A Unique View of AGN-Driven Molecular Outflows: The Discovery of a Massive Galaxy Counterpart to a $z=2.4$ High-Metallicity Damped Lyman-$α$ Absorber [GA]


We report the discovery of massive $\log(M/M_\odot)=10.74^{+0.18}_{-0.16}$ galaxy at the same redshift as a carbon-monoxide bearing sub-damped Lyman $\alpha$ absorber (sub-DLA) seen in the spectrum of the QSO J1439+1117. The galaxy, J1439B, is located 4.7″ from the QSO sightline, a projected distance of 38 physical kpc at $z=2.4189$, and exhibits broad optical emission lines ($\sigma_{\rm{[O III]}}=303 \pm 12$ km s$^{-1}$) with ratios characteristic of excitation by an active galactic nucleus (AGN). The galaxy has a factor of $\sim$10 lower star formation than is typical of star-forming galaxies of the same mass and redshift. The nearby DLA is highly enriched, suggesting its galactic counterpart must be massive if it follows the $z\sim2$ mass-metallicity relationship. Metallic absorption associated with the DLA is spread over a velocity range $\Delta v > 1000$ km s$^{-1}$, suggesting an energetic origin. We explore the possibility that a different galaxy could be responsible for the rare absorber, and conclude it is unlikely based on imaging, integral field spectroscopy, and high-$z$ massive galaxy pair statistics. We argue that the gas seen in absorption against the QSO was likely ejected from the galaxy J1439B and therefore provides a unique observational probe of AGN feedback in the distant universe.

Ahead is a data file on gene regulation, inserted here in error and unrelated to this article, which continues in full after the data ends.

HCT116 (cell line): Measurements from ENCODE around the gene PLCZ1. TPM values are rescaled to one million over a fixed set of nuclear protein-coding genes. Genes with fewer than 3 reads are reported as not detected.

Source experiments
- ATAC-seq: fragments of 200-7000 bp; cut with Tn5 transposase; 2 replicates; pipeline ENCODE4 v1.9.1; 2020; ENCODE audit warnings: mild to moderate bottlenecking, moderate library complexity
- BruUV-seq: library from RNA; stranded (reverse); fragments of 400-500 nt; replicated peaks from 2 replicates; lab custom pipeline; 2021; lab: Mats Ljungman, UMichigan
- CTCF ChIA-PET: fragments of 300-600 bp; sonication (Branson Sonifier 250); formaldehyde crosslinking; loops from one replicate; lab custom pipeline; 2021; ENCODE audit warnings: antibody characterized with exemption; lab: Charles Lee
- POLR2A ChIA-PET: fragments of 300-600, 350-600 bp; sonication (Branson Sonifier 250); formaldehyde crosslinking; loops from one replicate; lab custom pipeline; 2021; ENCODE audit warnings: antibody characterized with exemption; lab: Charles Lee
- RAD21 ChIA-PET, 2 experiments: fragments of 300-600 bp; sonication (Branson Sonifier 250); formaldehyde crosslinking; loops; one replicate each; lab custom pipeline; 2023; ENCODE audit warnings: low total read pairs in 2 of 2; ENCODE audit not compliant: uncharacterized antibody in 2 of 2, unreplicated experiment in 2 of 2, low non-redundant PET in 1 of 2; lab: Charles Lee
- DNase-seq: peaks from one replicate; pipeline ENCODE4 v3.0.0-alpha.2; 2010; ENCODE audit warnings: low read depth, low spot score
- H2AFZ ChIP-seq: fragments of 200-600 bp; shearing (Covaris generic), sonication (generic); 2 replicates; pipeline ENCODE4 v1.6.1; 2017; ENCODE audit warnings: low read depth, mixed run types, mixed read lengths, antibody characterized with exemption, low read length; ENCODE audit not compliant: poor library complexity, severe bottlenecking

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G. Rudie, A. Newman and M. Murphy
Tue, 14 Mar 17

Comments: 14 pages, 9 figures, to be submitted to ApJ